Not only do you not have to do this alone, you SHOULD NOT do this alone.
I don’t generally like using the word “should” because I think of it as a dirty, guilt-invoking word. Once I start using “shoulds” I start “shoulding” all over myself. But in this case I will make an exception because I believe in this step so strongly.
Where would I be without my friends?
Probably still laying somewhere in the back of my closet (a place I actually found rather comforting for a while after my STBX left). They were my strength, my distraction, my comfort, my companions, my human tissues and on several occasions warm body placeholders on the other side of my bed.
I didn’t have the courage, stamina or ability to make all the initial phone calls. Fortunately I had a best friend, who as luck would have it also happened to be my sister, who stepped up and made most of the calls for me. I will never know at what cost to herself — after all she had also just lost my husband, the man who had become not just like her brother, but actually had been adopted in her heart as a brother. She could no more fathom his sudden about-face than I could. But she was also armed with anger, and she seemed to channel it productively from the get-go.
I know that not everyone is as fortunate as I am to have that kind of support so close. But my sister also lives thousands of miles away from me, and although I initially fled back to home, and dragged her with me upon my return toToronto, she could not stay. All she could do was get the ball rolling.
You just call out my name
After she left, I got out a piece of paper and made a list of the people in my life I could call for support: friends, family, acquaintances, colleagues, anyone who in any way played a role in my life went down on that list. Then I made sublists for friend I could call to cry to (both near and far), friends I could call to make plans like grab a coffee with (especially friends who had kids), and finally a list of people I could go OUT with for fun (ie, single friends). This list was by far the shortest. Being a woman weeks shy of her 30th birthday, this is not a surprise. I didn’t address this immediately, but I did resolve to tune in when friends talked about other friends who were single and started requesting introductions. I found people were remarkably receptive to this and more than happy to connect two single women together – hey, it meant less guilt for them when they said no to going out dancing on Saturday night!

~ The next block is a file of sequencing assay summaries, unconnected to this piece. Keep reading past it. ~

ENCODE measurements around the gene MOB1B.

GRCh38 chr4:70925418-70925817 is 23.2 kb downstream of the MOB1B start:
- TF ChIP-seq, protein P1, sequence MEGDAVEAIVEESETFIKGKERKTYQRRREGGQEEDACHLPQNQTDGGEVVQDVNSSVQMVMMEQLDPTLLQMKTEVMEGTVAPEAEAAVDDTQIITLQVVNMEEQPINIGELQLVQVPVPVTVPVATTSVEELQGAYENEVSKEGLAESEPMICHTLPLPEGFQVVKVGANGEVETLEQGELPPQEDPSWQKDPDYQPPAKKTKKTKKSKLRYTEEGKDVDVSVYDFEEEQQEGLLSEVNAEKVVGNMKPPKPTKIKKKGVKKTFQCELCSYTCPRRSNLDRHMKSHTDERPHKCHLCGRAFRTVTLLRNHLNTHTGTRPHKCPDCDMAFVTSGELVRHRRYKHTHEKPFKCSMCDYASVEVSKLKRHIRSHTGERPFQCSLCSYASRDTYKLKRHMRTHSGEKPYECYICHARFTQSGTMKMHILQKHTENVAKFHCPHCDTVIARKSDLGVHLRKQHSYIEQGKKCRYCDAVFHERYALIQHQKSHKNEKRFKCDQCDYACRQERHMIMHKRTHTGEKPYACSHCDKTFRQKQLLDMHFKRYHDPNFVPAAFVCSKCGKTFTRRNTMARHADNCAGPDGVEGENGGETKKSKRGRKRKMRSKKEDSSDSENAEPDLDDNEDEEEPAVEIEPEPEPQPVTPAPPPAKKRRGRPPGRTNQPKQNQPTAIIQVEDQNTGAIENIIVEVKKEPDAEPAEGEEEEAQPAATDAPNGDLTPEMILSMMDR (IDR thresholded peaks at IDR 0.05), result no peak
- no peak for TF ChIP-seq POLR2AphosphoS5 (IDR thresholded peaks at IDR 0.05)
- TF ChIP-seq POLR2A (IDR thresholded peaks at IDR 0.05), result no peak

New habits for when you’re living hard
As the first few weeks after my separation went on, I developed a new habit of looking at my calendar for the upcoming week and if I noticed to much unplanned time coming up, I started sending mass emails and group text messages asking people what they were up to. Invariably this lead to more invitations than my mood or energy could possible allow me to accept…but was I ever grateful for the options.
Sure, I have some friends who I didn’t feel as comfortable falling apart in front of, but to that I said good! It forced me to practice keeping it together in time-limited situations. And if I happened to be overcome by emotion while with them, it was not the end of the world.
So call in the cavalry. And ask them to call in their cavalry. If there was ever a time it was needed it is now. And there is no shame in needing a little – or a lot – of support to get through it. Heck they’ve even written song about it!
When you’re down and troubled
and you need a helping hand
and nothing – nothing is going right.
You just call out my name
and you know wherever I am
I´ll come running, to see you again.
Winter, spring, summer or fall,
all you got to do is call
and I’ll be there, yes I will.
You’ve got a friend.
Ain’t it good to know you’ve got a friend.